Wednesday, August 13, 2008


The Male Child wanted to be taken to the swimming pool this evening. The rest of the family feel that it's entirely possible the Male Child could be a superb swimmer. This is mostly because it is beautifully stream-lined (owing to its frame which is as of this writing about 5'11" and 130 lbs). Unfortunately it also has no body fat at all so if it doesn't keep itself in constant motion it sinks like a very lanky stone. Of course it always is in constant motion so that's really only a theoretical problem.


The Female Children opted out (one because it had beautified its hair and didn't want to undo all that effort, the other out of simple unadulterated laziness) but I am a Good Parent and was willing to drop the athletic child off AND pick it up so it gathered suit and towel and headed for the door only to stop dramatically and announce, "we can't go!"

Yup, back right tire, totally flat some time since I parked in the driveway after work. Sigh.

However (Good Parent, remember) this was clearly a Learning Opportunity (as well as a Spend Lots Of Money opportunity) so all three Children were gathered around as we went over the finer points of changing a tire.

My father taught me how to do it once I was old enough to drive and although I have forgotten many good and useful things (in order to better fill my head with really vital stuff like the lyrics to Tom Lehrer's Folk Song Army or the entirety of Margaret Mahy's Bubble Trouble) that lesson has somehow stuck with me and now was the perfect time to pass it along to the Children. So we pulled out the minuscule spare (For Temporary Use Only), fished out the jack and set to work. A mere ten minutes later, io triumphe, we done changed it AND all had a lovely set of black grubby hands to show off. Child One even demonstrated its collegiate brains by successfully diagnosing the problem: large screw clearly and completely embedded in the rubber. So, not necessarily the best ending to the day, but not so shabby either.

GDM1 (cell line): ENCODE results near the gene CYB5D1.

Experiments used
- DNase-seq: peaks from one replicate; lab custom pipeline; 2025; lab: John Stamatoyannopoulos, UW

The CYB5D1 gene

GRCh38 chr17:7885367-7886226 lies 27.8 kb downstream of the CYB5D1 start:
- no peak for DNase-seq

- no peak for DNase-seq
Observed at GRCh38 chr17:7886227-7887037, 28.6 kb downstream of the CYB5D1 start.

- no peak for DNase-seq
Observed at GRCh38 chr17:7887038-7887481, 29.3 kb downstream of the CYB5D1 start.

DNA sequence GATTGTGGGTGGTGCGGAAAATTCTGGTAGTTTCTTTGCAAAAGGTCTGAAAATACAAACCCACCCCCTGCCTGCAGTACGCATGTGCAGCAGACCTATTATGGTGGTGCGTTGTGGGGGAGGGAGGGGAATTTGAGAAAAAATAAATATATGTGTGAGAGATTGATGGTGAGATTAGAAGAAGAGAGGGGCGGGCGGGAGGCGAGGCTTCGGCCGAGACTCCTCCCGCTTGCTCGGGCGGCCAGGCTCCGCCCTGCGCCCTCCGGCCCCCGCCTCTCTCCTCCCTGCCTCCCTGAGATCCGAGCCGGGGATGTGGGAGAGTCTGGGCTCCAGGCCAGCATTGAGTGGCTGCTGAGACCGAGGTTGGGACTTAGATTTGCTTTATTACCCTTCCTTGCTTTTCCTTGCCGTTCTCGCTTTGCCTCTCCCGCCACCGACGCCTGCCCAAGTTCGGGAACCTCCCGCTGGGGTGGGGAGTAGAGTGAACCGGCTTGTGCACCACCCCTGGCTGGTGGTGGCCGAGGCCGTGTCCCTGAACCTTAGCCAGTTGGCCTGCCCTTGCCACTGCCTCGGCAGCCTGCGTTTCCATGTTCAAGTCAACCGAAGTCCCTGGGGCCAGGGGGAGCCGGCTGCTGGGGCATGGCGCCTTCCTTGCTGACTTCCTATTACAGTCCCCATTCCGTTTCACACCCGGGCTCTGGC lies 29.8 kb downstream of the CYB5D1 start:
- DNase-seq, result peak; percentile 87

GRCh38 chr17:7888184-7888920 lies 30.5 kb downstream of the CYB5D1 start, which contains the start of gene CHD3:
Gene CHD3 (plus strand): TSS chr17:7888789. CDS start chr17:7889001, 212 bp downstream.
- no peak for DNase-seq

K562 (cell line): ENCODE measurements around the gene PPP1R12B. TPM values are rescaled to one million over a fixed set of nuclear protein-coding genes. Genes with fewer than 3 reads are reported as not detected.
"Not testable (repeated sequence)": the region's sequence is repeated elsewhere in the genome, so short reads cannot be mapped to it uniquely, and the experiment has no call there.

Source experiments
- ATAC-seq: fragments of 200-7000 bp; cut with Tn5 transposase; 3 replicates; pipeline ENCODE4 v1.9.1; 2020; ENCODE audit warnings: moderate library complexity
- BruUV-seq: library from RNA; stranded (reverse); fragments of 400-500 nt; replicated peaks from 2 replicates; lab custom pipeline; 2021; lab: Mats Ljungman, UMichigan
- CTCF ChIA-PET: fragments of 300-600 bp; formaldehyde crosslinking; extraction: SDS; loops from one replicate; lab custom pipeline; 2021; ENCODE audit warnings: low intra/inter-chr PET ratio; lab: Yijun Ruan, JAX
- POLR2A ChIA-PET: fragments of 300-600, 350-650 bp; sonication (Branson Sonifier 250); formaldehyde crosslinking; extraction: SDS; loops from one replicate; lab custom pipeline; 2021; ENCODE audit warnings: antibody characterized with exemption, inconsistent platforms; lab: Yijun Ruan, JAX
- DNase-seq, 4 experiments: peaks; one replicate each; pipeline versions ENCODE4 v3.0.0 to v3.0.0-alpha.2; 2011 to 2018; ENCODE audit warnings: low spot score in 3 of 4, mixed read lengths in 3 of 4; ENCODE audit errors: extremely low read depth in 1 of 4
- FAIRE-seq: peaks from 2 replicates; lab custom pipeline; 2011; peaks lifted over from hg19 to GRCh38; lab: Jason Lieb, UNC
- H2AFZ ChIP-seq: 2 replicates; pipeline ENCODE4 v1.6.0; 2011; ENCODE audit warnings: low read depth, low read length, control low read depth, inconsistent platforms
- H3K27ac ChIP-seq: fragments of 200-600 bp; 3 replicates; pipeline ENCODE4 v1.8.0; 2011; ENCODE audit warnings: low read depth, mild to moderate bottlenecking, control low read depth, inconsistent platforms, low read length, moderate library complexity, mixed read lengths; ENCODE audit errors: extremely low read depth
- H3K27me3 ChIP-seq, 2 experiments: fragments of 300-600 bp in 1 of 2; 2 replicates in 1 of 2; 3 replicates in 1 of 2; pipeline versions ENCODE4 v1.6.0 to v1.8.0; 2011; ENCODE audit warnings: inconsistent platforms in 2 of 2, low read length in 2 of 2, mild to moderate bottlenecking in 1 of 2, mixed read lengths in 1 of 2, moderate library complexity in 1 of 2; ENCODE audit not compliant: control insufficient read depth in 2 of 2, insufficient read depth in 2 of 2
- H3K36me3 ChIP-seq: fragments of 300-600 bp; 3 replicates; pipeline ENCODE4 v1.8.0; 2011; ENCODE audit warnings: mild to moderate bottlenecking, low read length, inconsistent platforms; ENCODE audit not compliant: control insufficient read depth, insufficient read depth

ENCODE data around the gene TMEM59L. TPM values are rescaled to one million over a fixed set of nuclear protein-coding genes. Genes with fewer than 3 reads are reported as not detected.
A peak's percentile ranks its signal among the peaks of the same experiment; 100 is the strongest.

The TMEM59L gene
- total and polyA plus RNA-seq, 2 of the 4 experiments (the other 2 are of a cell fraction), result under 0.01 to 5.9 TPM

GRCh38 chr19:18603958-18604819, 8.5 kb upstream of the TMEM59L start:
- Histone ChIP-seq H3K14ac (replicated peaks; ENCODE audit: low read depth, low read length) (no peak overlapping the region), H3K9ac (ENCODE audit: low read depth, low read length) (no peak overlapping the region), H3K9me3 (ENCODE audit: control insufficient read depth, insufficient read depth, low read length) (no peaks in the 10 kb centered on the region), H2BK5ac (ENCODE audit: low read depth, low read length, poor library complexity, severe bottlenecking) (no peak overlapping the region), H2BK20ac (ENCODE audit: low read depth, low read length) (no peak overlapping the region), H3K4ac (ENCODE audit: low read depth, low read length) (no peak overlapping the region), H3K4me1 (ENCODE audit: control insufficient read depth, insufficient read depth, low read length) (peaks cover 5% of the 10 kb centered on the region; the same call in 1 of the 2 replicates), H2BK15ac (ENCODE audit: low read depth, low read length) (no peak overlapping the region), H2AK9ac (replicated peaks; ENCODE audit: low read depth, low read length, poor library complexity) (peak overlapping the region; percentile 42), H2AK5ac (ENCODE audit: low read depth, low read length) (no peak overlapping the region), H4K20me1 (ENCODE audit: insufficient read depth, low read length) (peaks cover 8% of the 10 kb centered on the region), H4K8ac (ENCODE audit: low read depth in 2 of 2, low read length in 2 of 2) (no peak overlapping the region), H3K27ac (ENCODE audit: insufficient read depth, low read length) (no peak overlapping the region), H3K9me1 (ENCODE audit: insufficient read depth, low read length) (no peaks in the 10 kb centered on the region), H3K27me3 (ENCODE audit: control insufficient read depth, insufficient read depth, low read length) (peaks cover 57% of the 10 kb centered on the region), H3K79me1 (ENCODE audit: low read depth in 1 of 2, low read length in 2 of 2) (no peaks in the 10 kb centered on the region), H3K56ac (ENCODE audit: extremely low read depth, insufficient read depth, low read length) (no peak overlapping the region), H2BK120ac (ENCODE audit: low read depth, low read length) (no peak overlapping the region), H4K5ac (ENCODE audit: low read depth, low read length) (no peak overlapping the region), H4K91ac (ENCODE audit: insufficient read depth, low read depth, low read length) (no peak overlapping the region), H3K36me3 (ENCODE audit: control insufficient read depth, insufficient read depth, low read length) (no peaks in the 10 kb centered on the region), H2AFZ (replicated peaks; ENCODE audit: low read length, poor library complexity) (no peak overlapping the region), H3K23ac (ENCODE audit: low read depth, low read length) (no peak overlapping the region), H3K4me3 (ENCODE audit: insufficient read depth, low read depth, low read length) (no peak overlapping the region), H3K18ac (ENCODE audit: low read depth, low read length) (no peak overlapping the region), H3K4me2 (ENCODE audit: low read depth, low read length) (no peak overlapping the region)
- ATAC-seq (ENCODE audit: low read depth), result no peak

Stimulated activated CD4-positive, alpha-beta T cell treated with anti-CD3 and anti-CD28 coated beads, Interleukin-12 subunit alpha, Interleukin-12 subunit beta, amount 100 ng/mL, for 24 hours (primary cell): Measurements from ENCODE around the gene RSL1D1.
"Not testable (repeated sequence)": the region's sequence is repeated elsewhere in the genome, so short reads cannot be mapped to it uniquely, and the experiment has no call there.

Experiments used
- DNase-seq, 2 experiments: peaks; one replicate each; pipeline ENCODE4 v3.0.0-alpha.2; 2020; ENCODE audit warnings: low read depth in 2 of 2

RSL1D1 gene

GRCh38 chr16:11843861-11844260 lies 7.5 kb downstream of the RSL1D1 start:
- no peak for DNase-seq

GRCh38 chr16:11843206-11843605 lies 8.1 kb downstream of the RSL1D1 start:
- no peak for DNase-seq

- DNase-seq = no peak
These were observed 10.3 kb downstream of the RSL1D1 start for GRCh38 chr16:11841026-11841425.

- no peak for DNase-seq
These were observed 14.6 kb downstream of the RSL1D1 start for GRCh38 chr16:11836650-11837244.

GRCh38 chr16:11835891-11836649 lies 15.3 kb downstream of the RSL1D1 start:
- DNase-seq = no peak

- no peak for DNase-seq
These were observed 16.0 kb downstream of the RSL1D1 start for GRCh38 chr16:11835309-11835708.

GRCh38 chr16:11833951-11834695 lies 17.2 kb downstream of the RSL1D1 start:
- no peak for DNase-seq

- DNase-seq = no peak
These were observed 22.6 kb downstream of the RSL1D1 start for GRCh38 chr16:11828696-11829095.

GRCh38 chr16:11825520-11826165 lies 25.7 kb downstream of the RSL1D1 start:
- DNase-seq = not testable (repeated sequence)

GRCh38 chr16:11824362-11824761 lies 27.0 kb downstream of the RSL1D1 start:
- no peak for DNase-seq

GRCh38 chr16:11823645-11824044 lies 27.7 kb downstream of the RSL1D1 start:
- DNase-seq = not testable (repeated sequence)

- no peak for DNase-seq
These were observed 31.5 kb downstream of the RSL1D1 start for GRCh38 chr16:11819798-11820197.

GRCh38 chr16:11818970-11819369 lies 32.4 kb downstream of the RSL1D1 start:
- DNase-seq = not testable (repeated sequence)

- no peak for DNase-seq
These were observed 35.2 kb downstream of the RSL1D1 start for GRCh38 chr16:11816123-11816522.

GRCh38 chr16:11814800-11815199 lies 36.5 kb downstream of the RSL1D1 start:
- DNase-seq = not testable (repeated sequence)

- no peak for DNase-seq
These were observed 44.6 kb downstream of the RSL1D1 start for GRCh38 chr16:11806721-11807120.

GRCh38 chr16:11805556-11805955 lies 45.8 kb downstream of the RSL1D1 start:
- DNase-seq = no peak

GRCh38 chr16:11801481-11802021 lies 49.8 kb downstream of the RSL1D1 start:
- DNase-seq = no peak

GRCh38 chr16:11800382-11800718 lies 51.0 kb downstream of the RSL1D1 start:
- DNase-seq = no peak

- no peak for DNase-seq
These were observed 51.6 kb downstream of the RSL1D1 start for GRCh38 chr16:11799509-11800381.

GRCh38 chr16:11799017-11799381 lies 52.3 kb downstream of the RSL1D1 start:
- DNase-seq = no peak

Plus I got to say lug nuts.



Anonymous said...

Hmmm. What do you do about a flat tire on one of the twins? They don't have spares, do they?

wheelsonthebus said...

(Looking sheepish)
I still don't know how to change a flat.

For Kirk said...

anonymous - good question! Nope, the twins have no spares. Storage on a scooter is under the seat and it holds, in our case, a simple bike lock (cause I'm a bit paranoid), a set of wrenches/tools and a strap set so the scooter can be secured in a truck bed. No room for a spare. However, a twin weighs less than 500 lbs and is super easy to wheel along unlike the average car! I will read my owners manual with great attention so I can better answer the flat question. Damn screws.

Emily - I have no doubt at all that you could figure it out! 1st, remove hub cap and loosen lug nuts (snerk) before raising jack. 2nd, place jack under STRUCTURAL area of car (in ours it's actually helpfully marked out by being indented. You want structural so the metal doesn't simply bend). (oh, and make sure you're on level ground. That should probably be first before 1st really... I should go into education 'cause I'm such a super teacher!) 3rd, remove lug nuts (yes, another snerk. I'm 9 and I have no shame) and tire, maneuver replacement/spare into place, hand tighten nuts. 4th, lower jack and use tire iron (or jack thingy... what is that called?) to tighten nuts as much as possible. 5th take car to someone who knows what the heck they're doing!